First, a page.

Friday, January 8, 2010

Today's Herald Tribune Editorial

When 911 goes right

Tampa episode offers a model for other departments to emulate

Published: Friday, January 8, 2010 at 1:00 a.m. Last Modified: Thursday, January 7, 2010 at 6:48 p.m.

Sometimes, 911 call-takers fail to live up to the public's high expectations. But sometimes they exceed them, in extraordinary fashion.

A Tampa 911 case this week fell into the latter category, exemplifying all that can go right when technology and operators work well together.

As described in the St. Petersburg Times and other Tampa Bay area news sources, the case involved an attempted rape in progress.

Ve'Etta Bess took the 911 call, secretly dialed by the victim, and heard only silence and screams. Yet, with a combination of skill, intuition and grace-under-pressure teamwork, she and her colleagues tracked and confirmed the location of the crime, dispatching police in time to stop the assault.

That is the kind of performance that people expect from the emergency communications system, yet 911 calls don't always have such a happy ending.

Dispatching errors, operator mistakes and address confusion, for example, were seen in North Port, Charlotte County and Sarasota in the past two years. Other communities and states have had problems as well.

Such cases -- most infamously the failure to relay emergency calls that might have caught a kidnapper before he killed Denise Lee of North Port -- have sparked a strong push for 911 reforms in Florida. Local legislators have proposed bills that would improve oversight of the emergency-call system and work to make it more seamless.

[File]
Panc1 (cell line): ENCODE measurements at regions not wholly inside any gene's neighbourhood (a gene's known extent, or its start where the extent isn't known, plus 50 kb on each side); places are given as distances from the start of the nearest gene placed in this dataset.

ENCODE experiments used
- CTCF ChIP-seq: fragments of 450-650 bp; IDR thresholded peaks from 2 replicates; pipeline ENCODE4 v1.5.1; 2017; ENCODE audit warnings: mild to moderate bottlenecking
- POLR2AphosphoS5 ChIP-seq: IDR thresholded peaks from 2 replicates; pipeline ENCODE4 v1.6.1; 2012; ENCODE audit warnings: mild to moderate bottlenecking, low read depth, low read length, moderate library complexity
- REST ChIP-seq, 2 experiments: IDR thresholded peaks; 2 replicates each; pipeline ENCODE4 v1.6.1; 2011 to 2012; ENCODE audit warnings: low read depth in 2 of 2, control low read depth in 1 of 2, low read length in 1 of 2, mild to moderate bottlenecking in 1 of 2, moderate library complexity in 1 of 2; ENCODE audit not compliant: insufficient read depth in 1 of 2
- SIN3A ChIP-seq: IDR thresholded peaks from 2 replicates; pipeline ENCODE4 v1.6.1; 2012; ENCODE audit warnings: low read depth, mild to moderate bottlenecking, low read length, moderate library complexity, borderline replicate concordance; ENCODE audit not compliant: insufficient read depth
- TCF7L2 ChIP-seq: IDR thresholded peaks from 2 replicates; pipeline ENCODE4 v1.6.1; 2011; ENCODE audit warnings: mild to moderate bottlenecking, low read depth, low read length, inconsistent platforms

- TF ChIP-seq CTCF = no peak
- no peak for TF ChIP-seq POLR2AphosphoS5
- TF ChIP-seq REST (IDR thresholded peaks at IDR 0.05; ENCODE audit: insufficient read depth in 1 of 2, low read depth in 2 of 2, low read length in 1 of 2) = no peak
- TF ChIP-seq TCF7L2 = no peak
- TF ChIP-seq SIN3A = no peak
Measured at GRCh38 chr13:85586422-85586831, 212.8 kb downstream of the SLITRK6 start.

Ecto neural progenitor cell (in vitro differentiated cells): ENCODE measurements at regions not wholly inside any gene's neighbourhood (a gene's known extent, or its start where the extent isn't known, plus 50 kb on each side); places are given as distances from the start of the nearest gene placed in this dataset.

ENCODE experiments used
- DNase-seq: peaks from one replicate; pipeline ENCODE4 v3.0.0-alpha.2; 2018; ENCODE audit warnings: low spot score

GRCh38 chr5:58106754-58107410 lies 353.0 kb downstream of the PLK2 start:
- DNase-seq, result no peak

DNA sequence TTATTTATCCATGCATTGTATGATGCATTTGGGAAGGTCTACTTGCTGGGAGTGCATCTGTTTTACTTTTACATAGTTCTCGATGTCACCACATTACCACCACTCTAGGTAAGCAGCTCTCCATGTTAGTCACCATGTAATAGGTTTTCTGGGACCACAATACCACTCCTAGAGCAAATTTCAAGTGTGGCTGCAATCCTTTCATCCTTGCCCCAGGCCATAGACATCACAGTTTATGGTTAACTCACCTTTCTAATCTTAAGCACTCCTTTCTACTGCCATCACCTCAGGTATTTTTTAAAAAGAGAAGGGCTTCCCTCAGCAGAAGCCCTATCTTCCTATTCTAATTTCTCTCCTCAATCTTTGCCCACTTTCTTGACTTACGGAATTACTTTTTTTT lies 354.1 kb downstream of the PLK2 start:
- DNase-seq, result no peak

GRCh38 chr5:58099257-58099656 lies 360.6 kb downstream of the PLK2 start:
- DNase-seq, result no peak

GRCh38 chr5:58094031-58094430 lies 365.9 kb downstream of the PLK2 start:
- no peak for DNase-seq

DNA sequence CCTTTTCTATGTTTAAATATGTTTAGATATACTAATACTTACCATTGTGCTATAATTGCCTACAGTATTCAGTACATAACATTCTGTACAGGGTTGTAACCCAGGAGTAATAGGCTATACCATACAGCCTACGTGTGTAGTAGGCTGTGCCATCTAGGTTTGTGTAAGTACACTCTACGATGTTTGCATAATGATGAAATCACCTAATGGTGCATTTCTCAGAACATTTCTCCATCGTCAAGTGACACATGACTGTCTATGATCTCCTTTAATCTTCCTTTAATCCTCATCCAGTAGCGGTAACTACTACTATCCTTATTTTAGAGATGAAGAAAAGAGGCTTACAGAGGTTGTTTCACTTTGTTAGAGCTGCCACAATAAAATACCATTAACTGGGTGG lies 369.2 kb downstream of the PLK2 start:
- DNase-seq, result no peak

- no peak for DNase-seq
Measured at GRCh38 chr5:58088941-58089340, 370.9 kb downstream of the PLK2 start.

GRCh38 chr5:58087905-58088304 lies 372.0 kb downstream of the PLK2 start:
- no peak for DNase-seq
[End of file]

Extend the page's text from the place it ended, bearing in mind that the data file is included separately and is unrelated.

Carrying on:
Lawmakers weighing these reforms may learn something from the Tampa case.

A few points stand out:

Bess, the Tampa 911 call-taker, has more than three years' experience.

The Tampa department trains call-takers extensively, using close observation, and hands-on and role-playing strategies. Diana Hall, training coordinator for the Tampa department, said 600 hours of training and classes are required.

The crew had recently taken a refresher course on how to find callers through cell-tower location -- a skill that proved crucial in this case.

The Tampa episode embodies the often stressful conditions involved in 911 work.

At one point, when the attacker discovered the cell phone on the floor, Bess had the presence of mind to stay silent so the man would think the 911 call -- the numbers visible on the phone screen -- had not gone through.

All the while, she was multitasking to identify the location, signal her co-workers and alert police.

With a little less skill, luck and technology, the call could have gone disastrously wrong -- but it went right. All communities should learn from this example.